Review: Mama (2013)

For my first horror movie review, I decided none would be more fitting than Mama. After all, being a new mom myself, I might be able to gain a new perspective on this intense horror from Guillermo Del Toro.

Mama is about two young girls who are left abandoned at a young age in a remote cabin. Their uncle, played by Game Of Thrones Nicolaj Coster-Waldau as Lucas, has been on an endless search for them for years and when the girls are finally found, he brings them into his home. However, there’s much hesitation from his girlfriend Annabel, played by Jessica Chastain. The girls are wild and feral with deep psychological issues and Lucas and Annabel’s relationship is brought under strain as Annabel reluctantly takes on the role of guardian. Eventually, Annabel discovers what was taking care of them for so long in the cabin.

Mama manages to focus on not only the paranormal horror aspect but also the psychological horror that comes with being thrust into a situation we feel totally unprepared for. It focuses on the mother-child bond, even when that bond is purely emotional and not biological. Annabel is cautious and resentful at having to take care of the children but we see all this slowly change as she realizes she has to protect them from an unknown force she doesn’t understand. At first, the audience feels as if she’s protecting them purely because she doesn’t want to disappoint Lucas. However, by the end in the intense showdown between Mama and Annabel, we see a battle between maternal bonds and the power a mother can have on her child.

Mama herself is a terrifying creation thanks to the amazing actor Javier Botet.

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His name may not be familiar but if you’ve seen Rec, his body definitely is. Born with Marfan syndrome which elongates limbs in the body, Mama seems CGI due to how unreal and otherworldly she actually looks. However, the only CGI used was in Mama’s hair. The glimpses we see of her in the beginning are terrifying and by the time her face is revealed, the viewer is horrified and questions how protective this supposedly “maternal” figure was. Mama blurs the line between protective and simply possessive and we fear not only for the girls but for Lucas and Annabel as well. Although some audiences complained about the lack of screen-time for Lucas, Del Toro meant for this film to be focused on one thing and this film isn’t called Papa for a reason.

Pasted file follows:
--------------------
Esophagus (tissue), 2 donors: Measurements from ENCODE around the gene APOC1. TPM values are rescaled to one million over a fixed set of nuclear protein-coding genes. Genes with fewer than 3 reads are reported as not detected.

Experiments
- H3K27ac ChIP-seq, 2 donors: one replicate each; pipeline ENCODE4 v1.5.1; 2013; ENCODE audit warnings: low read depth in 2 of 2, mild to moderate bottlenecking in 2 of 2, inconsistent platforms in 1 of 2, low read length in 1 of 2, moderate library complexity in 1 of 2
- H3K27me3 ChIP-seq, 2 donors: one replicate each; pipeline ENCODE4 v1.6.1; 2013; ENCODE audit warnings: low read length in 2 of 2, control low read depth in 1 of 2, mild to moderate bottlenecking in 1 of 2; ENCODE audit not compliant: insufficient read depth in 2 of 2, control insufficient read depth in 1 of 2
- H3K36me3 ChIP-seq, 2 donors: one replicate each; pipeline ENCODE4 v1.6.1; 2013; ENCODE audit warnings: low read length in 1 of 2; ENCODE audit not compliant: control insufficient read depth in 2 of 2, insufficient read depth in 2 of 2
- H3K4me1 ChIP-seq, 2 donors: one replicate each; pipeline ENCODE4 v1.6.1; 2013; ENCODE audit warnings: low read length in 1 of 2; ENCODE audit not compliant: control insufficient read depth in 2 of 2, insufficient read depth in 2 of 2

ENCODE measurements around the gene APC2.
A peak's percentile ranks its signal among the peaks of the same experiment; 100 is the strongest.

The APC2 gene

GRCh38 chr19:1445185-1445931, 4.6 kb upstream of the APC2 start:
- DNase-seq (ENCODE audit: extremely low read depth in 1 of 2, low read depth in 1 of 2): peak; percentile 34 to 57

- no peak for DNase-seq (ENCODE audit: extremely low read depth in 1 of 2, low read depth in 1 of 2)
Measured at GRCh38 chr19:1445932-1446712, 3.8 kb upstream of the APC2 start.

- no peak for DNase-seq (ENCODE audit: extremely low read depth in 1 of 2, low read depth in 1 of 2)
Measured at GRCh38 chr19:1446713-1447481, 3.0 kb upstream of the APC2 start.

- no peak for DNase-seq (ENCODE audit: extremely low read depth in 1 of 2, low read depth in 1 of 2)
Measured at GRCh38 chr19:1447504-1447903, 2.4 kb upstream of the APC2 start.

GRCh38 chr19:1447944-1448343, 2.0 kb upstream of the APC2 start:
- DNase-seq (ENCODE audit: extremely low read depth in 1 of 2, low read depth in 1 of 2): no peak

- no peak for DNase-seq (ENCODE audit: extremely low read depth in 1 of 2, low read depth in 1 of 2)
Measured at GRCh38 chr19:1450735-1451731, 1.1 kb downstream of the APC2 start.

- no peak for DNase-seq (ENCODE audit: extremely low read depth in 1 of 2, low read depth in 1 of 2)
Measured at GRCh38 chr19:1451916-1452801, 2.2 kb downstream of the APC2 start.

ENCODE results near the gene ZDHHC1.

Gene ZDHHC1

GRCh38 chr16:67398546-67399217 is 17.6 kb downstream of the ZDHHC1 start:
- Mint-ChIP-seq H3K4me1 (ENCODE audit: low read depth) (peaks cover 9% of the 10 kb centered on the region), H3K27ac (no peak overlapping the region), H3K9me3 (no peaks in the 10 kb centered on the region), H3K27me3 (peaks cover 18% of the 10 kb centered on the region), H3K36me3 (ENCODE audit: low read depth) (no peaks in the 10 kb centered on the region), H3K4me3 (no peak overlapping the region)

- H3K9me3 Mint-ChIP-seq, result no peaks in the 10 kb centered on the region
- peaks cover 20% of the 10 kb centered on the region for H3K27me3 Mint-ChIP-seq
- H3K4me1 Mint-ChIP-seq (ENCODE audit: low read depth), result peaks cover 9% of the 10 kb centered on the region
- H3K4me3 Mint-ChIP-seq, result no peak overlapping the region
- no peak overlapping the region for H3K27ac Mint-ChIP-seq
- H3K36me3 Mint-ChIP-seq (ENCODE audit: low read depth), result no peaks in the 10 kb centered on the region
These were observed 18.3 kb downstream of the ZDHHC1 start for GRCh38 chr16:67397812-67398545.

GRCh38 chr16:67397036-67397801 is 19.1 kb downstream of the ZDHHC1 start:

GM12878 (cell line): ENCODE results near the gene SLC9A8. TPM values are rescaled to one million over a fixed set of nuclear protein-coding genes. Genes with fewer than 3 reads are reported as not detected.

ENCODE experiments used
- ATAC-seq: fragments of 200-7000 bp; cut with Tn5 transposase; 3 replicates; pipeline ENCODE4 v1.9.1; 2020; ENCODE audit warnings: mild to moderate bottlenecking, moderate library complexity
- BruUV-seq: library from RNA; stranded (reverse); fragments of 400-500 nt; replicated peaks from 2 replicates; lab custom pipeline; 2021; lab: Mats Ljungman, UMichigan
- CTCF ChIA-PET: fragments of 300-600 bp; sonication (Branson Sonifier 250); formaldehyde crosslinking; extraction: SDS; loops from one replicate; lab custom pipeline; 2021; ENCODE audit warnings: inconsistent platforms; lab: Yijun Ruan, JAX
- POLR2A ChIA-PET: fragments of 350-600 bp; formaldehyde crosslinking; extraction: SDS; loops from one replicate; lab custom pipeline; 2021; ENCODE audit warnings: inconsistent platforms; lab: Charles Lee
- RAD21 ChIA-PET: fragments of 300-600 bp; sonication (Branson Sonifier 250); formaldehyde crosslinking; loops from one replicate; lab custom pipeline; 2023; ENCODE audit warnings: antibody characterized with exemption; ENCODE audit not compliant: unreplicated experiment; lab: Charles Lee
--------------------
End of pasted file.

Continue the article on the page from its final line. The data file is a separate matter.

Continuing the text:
As for critiques, the girls have an aunt that is fighting over custody with Lucas and Annabel. She pops up at times to remind us that she wants the girls but she seems like an annoyance and not a real threat at all. Overall, I think her character could have been left out of the film entirely as I don’t think she contributed much to the storyline. I also feel Mama’s back story felt rushed at the last half of the film. We learn why Mama is still roaming the cabin and why she attaches herself to children and by the end, it’s a rush for Annabel to appease the spirit which ends up anticlimactic (although very touching and depressing).

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Mama is a great horror film that doesn’t offer cheap jump scares save for a few that are genuinely well shot and terrifying. Between the amazing physical performance of Javier Botet and the emotional performance of Jessica Chastain, this is a psychological and intense horror that will make you want to sleep with the lights on. Just make sure you hug your mom first.

 

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About Victoria Enright 2 Articles
My name is Vicki Enright. I'm a wife (married to fellow reviewer Bryan Enright), mom (one human daughter and two fur children) and movie geek. I've always been a movie hound but once I met my horror-loving husband, I was suddenly introduced to a whole new world of movies, from cult classics to B-movie schlock. Every Saturday night in our house is a movie marathon night. Can't wait to share reviews, opinions, and stories!